A case report is the description of the clinical story of a single patient. A cross-sectional study involves a group of participants on which data is collected at a single point in time to investigate the relationship between a certain exposure and an outcome.
Here’s a table that summarizes the relationship between a case report and a cross-sectional study:
|Case Report||Cross-Sectional Study|
|Participants involved||A case report describes the medical case of 1 particular patient||A cross-sectional study is a snapshot in time of a sample of participants chosen from the population|
|Goal||To report an interesting or unusual case of a patient||To describe the association between an exposure and an outcome|
(because the researcher only observes and describes the patient’s case and does not manipulate or control the events)
(because the researcher does not influence who gets the exposure and who doesn’t)
|Follow-up over time||Yes, sometimes the case report involves following the patient over a period of time||No, in a cross-sectional study the exposure and the outcome are measured simultaneously and so there is no need to follow participants over time|
|Example||In 1991, Fred Kern, Jr. reported the case of an 88-year-old man who has been eating 20-30 eggs each day for almost 15 years. The man had a normal cholesterol level as his body adapted to his unusual diet. [Source]||In 1999, Von Kries et al. measured, at the time of school entry, the weight of children and whether or not they had been breastfed and for how long. The study concluded that prolonged breastfeeding (the exposure) may decrease the prevalence of childhood obesity (the outcome). [Source]|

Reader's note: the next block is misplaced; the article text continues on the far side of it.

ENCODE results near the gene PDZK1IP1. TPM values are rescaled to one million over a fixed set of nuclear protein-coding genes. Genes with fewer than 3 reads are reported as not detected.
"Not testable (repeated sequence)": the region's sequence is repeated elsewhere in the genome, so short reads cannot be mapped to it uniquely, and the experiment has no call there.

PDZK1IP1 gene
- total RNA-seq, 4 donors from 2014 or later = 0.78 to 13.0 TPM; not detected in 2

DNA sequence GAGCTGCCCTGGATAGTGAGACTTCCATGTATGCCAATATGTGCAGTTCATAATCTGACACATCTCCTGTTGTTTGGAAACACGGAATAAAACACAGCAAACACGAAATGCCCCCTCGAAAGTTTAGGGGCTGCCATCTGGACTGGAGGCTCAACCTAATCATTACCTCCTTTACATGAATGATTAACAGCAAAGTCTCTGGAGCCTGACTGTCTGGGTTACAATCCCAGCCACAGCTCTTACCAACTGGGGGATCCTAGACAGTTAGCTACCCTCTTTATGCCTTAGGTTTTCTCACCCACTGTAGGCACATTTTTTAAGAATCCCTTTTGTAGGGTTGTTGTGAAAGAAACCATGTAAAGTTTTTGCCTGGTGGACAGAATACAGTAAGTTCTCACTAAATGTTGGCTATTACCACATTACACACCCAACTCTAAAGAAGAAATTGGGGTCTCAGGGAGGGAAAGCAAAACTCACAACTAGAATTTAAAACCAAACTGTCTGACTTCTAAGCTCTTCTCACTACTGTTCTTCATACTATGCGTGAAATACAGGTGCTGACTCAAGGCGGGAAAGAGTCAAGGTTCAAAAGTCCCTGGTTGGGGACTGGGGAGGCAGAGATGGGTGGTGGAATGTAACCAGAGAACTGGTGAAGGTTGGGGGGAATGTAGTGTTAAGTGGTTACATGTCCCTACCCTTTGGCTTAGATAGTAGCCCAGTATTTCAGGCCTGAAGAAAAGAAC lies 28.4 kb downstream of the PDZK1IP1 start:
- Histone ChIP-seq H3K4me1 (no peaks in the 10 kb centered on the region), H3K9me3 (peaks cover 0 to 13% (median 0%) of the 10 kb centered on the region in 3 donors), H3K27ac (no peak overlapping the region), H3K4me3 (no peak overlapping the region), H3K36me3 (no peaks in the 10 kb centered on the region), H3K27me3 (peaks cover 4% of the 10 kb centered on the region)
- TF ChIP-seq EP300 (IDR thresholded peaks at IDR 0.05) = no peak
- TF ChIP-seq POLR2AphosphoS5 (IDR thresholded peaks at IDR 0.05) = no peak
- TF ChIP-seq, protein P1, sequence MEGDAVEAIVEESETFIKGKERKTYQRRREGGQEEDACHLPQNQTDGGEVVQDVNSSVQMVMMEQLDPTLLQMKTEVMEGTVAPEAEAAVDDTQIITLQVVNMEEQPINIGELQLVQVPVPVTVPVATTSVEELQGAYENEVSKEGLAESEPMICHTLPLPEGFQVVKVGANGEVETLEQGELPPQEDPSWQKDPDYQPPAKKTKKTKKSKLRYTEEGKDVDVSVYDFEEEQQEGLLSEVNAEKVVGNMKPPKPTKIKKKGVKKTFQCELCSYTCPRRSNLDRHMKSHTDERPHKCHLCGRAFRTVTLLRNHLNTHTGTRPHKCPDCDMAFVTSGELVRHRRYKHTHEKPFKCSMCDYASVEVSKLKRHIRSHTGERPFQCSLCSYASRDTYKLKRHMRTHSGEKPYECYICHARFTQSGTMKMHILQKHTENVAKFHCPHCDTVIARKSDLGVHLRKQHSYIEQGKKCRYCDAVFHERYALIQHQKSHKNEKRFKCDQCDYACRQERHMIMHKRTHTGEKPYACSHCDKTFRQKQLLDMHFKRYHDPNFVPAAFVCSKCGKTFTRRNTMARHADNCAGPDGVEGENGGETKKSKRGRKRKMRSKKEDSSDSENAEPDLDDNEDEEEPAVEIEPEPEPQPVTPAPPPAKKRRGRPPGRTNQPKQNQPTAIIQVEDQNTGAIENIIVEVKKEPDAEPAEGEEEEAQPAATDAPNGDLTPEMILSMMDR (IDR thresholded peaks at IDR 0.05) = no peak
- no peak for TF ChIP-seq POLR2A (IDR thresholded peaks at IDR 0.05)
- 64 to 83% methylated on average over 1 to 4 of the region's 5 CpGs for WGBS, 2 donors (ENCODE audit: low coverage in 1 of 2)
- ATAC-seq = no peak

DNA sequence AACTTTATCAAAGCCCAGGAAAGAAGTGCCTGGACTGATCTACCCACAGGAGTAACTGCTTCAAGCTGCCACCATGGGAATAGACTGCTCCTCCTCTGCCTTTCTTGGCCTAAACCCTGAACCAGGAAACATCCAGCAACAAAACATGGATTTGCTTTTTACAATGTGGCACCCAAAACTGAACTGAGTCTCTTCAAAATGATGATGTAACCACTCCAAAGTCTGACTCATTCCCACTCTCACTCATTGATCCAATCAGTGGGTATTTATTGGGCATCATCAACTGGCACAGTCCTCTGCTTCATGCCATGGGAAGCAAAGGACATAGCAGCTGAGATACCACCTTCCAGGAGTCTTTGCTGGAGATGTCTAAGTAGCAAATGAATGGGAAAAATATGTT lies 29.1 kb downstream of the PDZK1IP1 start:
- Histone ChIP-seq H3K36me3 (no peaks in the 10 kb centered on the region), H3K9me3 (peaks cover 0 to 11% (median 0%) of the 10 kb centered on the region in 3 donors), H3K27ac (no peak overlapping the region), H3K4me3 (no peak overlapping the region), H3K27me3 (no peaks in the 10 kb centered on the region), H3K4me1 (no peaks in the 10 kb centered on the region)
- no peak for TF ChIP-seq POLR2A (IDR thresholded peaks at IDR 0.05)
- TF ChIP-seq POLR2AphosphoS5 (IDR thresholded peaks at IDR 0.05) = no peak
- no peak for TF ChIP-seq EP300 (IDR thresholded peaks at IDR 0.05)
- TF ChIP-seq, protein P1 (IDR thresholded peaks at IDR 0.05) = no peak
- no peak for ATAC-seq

|Advantages||Simple and inexpensive: as it involves following 1 patient only||– Fast to conduct: because participants are not followed over time|
– Useful for assessing the disease burden in the population
|Limitations||Is considered a weak design because:|
– It represents a single story that does not always generalize to other cases.
– Conclusions based on case reports may be biased (because the observed patient is not chosen at random from the population) or confounded by some unmeasured factors.
|Is a weak design for assessing a causal relationship between exposure and outcome because of:|
– Reverse causality: As the exposure and the outcome are measured at the same time, it is hard to determine which came first.
– Survival bias: The study may be excluding those who died from the exposure (especially those who died after being exposed but before the study was carried out), therefore the results may be biased towards concluding that the exposure is less harmful than it really is.
|Level of evidence||Has the lowest level of evidence of all study designs||Is one step better than the case report|